ISLAMABAD: The government has revealed that terrorist organisations are operating around 3,000 websites to promote their nefarious agenda in the country.
This was disclosed by PML-N lawmaker Tahir Iqbal during the meeting of the sub-committee of National Assembly's Standing Committee on Information Technology and Telecommunication.
The committee met on Thursday to re-examine the proposals received on the ‘Prevention of Electronic Crimes Bill, 2015’ at the Parliament House earlier in the day.
Iqbal said that the government wants to finalise the ‘Prevention of Electronic Crimes Bill, 2015’ as soon as possible, since it was demanded by law enforcement agencies to implement the National Action Plan (NAP) in its accordance.
Members of the NA sub-committee discussed several offences and punishments one by one which were severely criticised by the opposition members in the committee, lawyers, NGO’s and members of human rights organisations.
The participants discussed the offences and punishments included in the ‘Prevention of Electronic Crimes Bill, 2015’ including glorification of an offence and hate speech, unauthorised use of identity information, unauthorised interception, offences against dignity of natural person, cyber stalking, spamming, spoofing, retention of traffic data, power to manage intelligence and issue directions for removal or blocking access to any intelligence through any information system.
PPP lawmaker Shazia Marri and PML-N legislator Sardar Awais Ahmed Khan Leghari — who once held the portfolio of minister for information technology — expressed their concerns on the offences and punishments cited during the meeting.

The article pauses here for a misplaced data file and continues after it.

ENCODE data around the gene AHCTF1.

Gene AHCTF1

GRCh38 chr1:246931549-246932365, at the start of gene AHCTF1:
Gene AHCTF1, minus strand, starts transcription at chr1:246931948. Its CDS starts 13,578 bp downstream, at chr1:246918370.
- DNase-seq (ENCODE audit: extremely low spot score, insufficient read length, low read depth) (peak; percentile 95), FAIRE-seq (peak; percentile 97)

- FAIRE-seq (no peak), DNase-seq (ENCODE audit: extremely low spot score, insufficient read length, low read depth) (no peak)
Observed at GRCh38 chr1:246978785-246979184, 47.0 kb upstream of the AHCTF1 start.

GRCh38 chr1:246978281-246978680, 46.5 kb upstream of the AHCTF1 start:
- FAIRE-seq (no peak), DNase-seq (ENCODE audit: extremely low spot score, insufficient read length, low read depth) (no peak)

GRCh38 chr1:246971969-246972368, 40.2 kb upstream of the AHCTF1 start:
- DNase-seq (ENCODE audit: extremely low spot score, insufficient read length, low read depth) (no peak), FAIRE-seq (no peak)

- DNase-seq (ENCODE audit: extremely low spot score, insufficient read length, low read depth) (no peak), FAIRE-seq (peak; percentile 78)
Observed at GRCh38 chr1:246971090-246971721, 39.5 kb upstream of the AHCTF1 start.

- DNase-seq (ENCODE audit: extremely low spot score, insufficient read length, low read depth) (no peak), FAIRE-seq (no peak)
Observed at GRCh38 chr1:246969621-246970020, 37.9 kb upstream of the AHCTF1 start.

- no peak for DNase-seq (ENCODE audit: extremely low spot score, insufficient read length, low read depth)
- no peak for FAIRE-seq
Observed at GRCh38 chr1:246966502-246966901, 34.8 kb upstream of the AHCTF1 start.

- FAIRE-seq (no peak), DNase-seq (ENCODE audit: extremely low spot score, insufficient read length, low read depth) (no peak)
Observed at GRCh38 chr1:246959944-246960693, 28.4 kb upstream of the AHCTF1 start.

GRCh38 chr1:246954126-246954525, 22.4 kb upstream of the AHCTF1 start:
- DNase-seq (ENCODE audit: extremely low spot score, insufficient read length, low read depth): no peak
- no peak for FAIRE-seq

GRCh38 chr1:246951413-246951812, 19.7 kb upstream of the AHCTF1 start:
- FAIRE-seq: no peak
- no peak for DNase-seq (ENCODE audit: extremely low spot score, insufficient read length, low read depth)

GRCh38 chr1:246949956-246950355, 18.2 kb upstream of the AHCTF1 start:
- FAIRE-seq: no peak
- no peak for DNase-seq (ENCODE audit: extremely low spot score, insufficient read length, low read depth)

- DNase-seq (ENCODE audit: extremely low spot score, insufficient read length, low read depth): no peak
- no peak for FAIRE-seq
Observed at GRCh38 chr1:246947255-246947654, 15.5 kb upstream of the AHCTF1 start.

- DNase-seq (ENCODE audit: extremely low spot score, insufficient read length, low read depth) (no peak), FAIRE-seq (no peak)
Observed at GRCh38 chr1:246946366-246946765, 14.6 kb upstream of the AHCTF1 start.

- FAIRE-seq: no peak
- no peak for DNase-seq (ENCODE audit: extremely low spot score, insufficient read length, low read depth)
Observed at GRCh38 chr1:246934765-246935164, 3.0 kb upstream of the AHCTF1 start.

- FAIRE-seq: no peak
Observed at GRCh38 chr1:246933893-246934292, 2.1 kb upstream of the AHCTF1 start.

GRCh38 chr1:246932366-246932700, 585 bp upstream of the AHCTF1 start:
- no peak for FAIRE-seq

"It is the responsibility of the committee members to take each clause of the bill seriously," said Marri.
She also asked the representatives of the Ministry of Information Technology to review the punishment on cyber stalking.
“You don’t need to be emotional if you are making a law,” Marri told the members of the committee.
The PPP lawmaker also raised objections on the language used in the Bill.
Leghari asked the convener of the sub-committee to call another meeting next week to discuss the clauses of the Bill one by one with the officials of the ministry of IT, Law, and the representatives FIA and intelligence agencies.
Marri also suggested that the convener should invite all the stakeholders in the next meeting to discuss the Bill in detail.
“We already have enough input from all the stakeholders, we will not consider the criticism of NGO’s on the Bill in future,” PML-N MNA Major (r) Tahir Iqbal said.
The next meeting of the committee will be held on coming Tuesday to finalise the Bill's draft before it is presented in the National Assembly for approval.
Critics of the new cyber crime bill – representatives of industry and civil society – have been arguing that in its present form it gives unbridled powers to investigation authorities and curbs civil liberties.
Moreover, stakeholders have held press briefings, protested on the streets and have threatened to petition the court if the Bill is passed in its present state.
They also point out that the Bill was reduced from a 44-page document to 13 pages, omitting their suggestions aimed at safeguarding human rights.